What You Should Know About Kiddie Tax

What You Should Know About Kiddie Tax

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The new “kiddie” tax rule, which increases the number of years during which a child’s investment income can be taxed at the parent’s rate, is really nothing to brag about. The reason is because most custodial accounts, especially in the early years, are not large enough for annual earnings to activate the tax.

The new kiddie taxchange, which was approved by congress, is good only until a child turns 18, as apposed to the old law where it was done away with on the child’s 14th birthday. For 2006 and 2007, a child’s investment income that exceeds $1,700 is taxed at the parent’s rate. To earn $1,700 of income, the invested principal would have to be at least $21,250, assuming an 8 percent annual yield. The first $850.00 of a child’s investment earnings will remain tax-free, whereas, the next $850.00 is taxed at the child’s rate, which is 10% for interest income and 5% for qualified dividends, and long-term capital gains. The parent’s rate can go as high as 35%.

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The new rule could create a big problem for parents who had plans to give their children stocks or other appreciated assets, with the intention of shifting the tax on the gain to a lower tax bracket. Mind you it may still work, but the child will have to wait until he or she is 18 to sell the securities.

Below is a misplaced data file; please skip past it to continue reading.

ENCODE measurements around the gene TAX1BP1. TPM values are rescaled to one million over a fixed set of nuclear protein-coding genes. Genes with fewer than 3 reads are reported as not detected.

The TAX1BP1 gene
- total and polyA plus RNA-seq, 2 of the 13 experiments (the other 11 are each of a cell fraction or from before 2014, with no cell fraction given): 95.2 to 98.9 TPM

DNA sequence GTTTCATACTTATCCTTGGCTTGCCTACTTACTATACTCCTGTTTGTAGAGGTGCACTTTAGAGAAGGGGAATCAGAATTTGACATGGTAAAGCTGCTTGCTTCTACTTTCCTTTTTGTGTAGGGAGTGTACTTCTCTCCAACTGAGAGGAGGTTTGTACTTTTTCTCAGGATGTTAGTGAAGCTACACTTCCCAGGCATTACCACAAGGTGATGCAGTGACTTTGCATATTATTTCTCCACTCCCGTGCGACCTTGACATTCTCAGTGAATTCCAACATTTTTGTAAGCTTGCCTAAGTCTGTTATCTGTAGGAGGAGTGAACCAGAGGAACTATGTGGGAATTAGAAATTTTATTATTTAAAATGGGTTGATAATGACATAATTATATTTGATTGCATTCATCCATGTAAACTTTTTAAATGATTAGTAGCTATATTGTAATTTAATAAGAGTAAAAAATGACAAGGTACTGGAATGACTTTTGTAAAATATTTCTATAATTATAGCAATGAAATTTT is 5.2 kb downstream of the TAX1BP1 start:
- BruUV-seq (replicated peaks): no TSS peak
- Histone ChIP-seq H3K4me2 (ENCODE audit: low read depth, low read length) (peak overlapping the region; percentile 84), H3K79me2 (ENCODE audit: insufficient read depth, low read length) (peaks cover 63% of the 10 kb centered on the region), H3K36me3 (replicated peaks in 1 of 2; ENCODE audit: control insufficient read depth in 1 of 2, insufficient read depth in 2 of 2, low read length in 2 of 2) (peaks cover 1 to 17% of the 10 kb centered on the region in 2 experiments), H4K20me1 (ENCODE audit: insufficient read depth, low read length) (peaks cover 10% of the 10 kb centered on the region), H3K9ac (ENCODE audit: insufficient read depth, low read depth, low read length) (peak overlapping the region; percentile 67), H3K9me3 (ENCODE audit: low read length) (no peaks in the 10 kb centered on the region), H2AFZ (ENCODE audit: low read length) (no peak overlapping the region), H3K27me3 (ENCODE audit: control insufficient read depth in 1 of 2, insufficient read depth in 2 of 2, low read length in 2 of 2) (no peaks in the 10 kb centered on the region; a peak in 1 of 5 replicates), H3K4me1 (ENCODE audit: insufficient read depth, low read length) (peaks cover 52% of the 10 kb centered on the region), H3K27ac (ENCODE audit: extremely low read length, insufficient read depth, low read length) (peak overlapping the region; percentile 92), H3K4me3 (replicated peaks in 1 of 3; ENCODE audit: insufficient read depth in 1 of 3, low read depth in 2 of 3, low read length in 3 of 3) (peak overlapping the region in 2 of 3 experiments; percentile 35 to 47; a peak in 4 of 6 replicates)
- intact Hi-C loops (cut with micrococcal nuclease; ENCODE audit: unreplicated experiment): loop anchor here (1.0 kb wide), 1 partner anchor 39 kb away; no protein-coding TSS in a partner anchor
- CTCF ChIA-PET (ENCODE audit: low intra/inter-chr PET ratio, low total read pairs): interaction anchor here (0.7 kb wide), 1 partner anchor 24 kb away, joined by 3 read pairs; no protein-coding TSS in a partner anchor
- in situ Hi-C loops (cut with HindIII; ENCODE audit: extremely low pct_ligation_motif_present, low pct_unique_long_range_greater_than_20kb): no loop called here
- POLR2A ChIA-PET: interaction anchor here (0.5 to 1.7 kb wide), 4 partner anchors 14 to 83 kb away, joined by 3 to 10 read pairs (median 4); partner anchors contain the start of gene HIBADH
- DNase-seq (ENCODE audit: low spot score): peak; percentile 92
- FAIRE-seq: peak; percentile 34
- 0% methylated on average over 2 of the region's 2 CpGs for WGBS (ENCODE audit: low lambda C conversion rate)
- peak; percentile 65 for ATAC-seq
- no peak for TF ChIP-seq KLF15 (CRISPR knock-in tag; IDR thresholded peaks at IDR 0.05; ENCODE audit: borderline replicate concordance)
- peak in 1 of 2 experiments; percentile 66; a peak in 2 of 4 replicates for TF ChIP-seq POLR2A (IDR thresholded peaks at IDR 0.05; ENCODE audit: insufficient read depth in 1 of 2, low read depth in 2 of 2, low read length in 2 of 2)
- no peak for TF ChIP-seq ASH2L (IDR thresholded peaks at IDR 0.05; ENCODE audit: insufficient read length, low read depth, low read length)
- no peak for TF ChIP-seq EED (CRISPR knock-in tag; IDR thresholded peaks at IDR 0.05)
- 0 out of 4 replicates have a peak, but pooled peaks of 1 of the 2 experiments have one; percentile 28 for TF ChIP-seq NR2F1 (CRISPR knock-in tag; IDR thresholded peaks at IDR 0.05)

But there is good news for parents of children who are 18 and older. Beginning in 2008 long-term capital gains will become tax-free for those in the two lowest income-tax brackets, with taxable income under $33,000. If you give appreciated stocks to your children they’ll pay no tax on the gain as long as they are 18 and over and sell the shares in 2008, 2009 or 2010. According to tax expert, Bill Fleming, that is a nice bonus if your children are the right age at the right time.

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There is another option if you feel that your child’s college fund will grow big enough to cause kiddie-tax problems later on. You can cash out the custodial account and transfer the money to a state-sponsored 529 college-savings plan, which will allow your savings to grow tax-deferred. If you use distributions for qualified college expenses, they won’t be subject to federal taxes. However, the 529 plan will be the best choice over the custodial accounts, if you are just starting to save for your child’s education.

A 529 plan should also be an attractive alternation because some states offer tax breaks to residents, even though contributions are not deductible on federal taxes. For example, in Connecticut, married couples can deduct 529 contributions up to $10,000 ($5,000 for individuals), no matter what their income is. With a 5% state income tax, that would save $500.00 in state taxes.

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